Again Think that there is an issue here with an intangible economy, that an intangible economy, the financial service system that we have at the moment is relatively. Less well geared to backing that one. Of the reasons, is one, of the other of our 4s is this idea of sunken, nuts the fact that if your company, goes bust it's intangible assets, are pretty hard to sell on they're pretty hard to salvage and obviously, if you, are a. Debt. Financed here if you're a bank if you're a bond holder that's a disaster, for you you want companies that have lots of really fun jabal assets that, you can take a charge over if the company fails and. Obviously we have a financial system that, is to, a great extent Silicon. Valley accepted, dominated. By debt, provision, whether that's bank finance of small businesses, or bond financed for larger businesses. There. Are some ways of potentially, tackling, that there are some really interesting financial. Services companies trying, to expand the scope of intellectual, property back, lending, there's a great interesting company called M cam in. The UK and in Singapore the governments are trying to work out ways of using, patents. And so forth as as security. So there is kind of there are markets emerging there but, I think after a normative position is this probably suggests that we want to see more equity, finance in the economy, and that, would require very. Big changes, obviously most. Countries, strongly, favor debt financially, their tax system because you can claim debt interest, as a tax deduction which, you can't claim a similar deduction on equity, but, it would also require significant, institution, building because with the exception of the kind of very remarkable, venture capital system in Silicon, Valley Israel. And almost nowhere else, we don't have institutions. That really provide, capital certainly, for private companies or small businesses, other than in the form of debt so, big project that um, the. Second, problem from the financial system relates to these spill overs this idea that company. A can make an investment but company B gets opposed to the most of the benefit and some, of you may be familiar with the history of the, CT scanner, you know remarkable, medical invention that transformed, cancer therapy neurology, and so forth the. Origins of the CT. Scanner this is me and Jonathan's patriotism, again was it was invented by a British company EMI. You may be familiar with. As a record label but EMI, stands for electrical, and mechanical industries. And back in the day they were kind of classic 1960s. Conglomerate, they made everything from Beatles, LPS to kettles and one of the things that they spent all the cash that they made from the Beatles on was, the development, of CT. Scanner which is a project of a engineer. They had called Godfrey Hounsfield he. Pushed. This through he invented it EMI. Shareholders, sadly, made absolutely. Zilch out of the CT scanner because that market was immediately, dominated, by General Electric and by Siemens in Germany so. The shareholders, kind of made nothing now. This, is to, some extent a, problem for publicly, traded companies, for public equity, finance in an, intangible economy, and. There. Is some really interesting empirical, research in the finance field that, looks that seems to suggest that at least some publicly traded firms under. Invest in intangibles, there's a great economist, at, business. School called Alex Edmunds who looked at both R&D, and organizational. Capital, he worked out the companies that were very, highly rated for their organizational, capital, won awards Fred that you could trade off the back of that otherwise totally public information, they systematically, outperformed. Which suggests the equity markets don't, adequately, value, some of those things. Um. Again. There's a bit of a paradox here because if you imagine that there are spillover and you're, thinking how should watch on my portfolio be that, would on the one hand increase, the benefits of diversification, if you're a shareholder in EMI but you're also shareholder, in Siemens and GE you don't care that's EMI, don't make money because if you're sufficiently diversified, in that sector the spill overs you can internalize them even if the company management can't so, on the one hand you think this, is going to mean more, index funds more.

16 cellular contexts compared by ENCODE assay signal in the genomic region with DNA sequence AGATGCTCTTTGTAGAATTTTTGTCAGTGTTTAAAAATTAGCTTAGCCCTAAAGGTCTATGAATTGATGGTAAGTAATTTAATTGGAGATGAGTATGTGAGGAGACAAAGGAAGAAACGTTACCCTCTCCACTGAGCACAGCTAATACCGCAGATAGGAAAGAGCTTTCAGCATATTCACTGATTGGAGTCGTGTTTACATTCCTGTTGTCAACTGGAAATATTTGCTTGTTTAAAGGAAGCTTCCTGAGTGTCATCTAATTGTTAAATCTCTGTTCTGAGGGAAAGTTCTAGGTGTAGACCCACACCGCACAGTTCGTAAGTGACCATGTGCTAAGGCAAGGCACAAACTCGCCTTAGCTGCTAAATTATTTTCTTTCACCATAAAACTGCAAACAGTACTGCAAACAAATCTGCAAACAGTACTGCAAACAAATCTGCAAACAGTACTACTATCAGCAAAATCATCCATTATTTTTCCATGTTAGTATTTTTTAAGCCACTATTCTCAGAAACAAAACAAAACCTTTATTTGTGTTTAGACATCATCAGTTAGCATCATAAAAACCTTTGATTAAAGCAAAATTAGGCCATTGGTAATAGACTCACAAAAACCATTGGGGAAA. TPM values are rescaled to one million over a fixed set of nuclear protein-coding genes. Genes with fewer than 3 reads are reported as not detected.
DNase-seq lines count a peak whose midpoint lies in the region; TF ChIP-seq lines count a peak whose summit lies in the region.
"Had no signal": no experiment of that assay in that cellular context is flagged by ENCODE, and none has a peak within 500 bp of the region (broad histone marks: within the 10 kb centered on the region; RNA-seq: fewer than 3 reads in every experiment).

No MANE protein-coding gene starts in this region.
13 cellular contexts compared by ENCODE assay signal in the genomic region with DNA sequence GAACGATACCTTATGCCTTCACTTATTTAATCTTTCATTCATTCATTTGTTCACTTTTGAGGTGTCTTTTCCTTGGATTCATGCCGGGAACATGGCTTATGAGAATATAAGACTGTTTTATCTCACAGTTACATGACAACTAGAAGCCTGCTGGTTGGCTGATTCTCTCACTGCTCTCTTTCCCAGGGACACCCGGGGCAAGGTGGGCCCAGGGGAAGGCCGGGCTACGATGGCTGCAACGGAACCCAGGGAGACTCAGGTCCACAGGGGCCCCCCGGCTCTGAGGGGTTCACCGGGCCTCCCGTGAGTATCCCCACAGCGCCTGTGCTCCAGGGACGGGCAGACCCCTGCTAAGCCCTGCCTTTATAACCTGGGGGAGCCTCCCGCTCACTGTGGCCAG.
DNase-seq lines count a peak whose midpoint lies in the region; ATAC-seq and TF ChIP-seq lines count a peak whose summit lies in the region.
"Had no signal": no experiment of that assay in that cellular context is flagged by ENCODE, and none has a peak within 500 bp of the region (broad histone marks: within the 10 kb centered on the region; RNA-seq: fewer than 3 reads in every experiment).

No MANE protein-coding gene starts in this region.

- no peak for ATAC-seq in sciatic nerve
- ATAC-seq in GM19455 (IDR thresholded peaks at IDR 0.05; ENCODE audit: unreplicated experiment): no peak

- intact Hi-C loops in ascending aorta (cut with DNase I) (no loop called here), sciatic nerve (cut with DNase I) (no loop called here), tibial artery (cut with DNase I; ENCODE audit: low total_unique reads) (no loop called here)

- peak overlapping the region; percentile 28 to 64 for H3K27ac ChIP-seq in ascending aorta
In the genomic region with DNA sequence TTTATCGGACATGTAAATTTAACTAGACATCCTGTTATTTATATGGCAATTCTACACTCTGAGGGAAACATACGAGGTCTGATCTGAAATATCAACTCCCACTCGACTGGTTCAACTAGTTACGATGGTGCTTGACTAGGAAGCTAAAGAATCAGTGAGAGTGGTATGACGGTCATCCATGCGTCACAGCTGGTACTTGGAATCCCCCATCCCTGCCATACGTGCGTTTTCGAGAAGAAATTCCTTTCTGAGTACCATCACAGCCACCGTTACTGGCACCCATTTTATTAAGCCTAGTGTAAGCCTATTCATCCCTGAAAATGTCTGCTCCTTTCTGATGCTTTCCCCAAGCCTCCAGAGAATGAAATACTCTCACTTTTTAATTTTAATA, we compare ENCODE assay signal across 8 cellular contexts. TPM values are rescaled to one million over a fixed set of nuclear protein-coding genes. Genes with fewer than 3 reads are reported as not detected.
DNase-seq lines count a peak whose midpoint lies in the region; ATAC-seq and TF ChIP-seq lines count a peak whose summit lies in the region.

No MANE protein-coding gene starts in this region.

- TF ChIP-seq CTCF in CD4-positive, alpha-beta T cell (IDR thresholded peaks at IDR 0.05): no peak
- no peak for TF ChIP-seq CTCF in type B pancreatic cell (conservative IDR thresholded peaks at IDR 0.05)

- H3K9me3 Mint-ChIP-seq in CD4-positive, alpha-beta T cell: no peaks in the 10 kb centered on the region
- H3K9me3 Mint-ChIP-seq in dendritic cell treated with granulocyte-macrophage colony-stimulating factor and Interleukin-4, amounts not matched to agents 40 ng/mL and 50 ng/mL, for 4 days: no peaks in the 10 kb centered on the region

Advantage. To diversification. But. The flipside is that, it turns out that this effect, the, effect that shareholders, are wary of intangibles. Is mitigated. By concentrated. Ownership, because. Investors. Who, can do, who. Can do ambitious, due diligence, on these complicated, in tangible back project, again, there's evidence that they, are more willing to put up with good projects, on the without with ambitious, intangible based projects on management so that would suggest that, you would see more. Long-short. Hedge funds taking, very good doing lots of analysis you'd. Expect to see the returns to kind of detailed equity analysis rate, going, up and you expect to see more active management so it's kind of a bit of a paradox here and indeed that does sort of suggest it does evoke, the way financial, services are going where you are having a bifurcation, between more, kind of quite activist, and. Analytic. Heavy hedge funds but at the same time the kind of big pool of very diversified kind, of mechanical, traders. Um. Better, reporting, may help this the book that Jonathan talked about the end of accounting by 11 gu is really interesting because it kind of says, that we can fix some of this by providing bettering, for information, to investors but. It's not a panacea and again, the venture capital, sector is one way of doing this you take the per capital private to get rid of some of these these these these issues, but although, one. Of the struggles that places, like the UK and, other, developed, economies outside the US so struggle with is how do you grow your venture capital sector in, a fortunate position here of having one but they are quite hard to grow from scratch, um. The. Second thing. Worth talking about this kind of comes to who benefits, from the economy, and I, just want to go back into history a little bit to talk about how these intangible, assets tend to be contested. This. Is. Museum in Istanbul, this is the oldest, human law code the law code of ur-nammu King, in Scenario and. This. Oldest human law code details in very recognizable. Detail how, you can own tangible. Assets field houses, animals the kind of things people owned two thousand years BC. Humans. Have much less experience, in dealing with the ownership of intangible, assets depending, on how you cut it the earliest laws relating, to this are either from 1500s. Or 1700s. So human beings have had over three and a half thousand, years more to, get, our heads around what it means to own physical, stuff than, to own intangible, stuff and what rights we have over it and you know I'm a historian my background so I kind of think that the human, race needs time to digest things, we kind of a slow thinkers, on these important questions and one.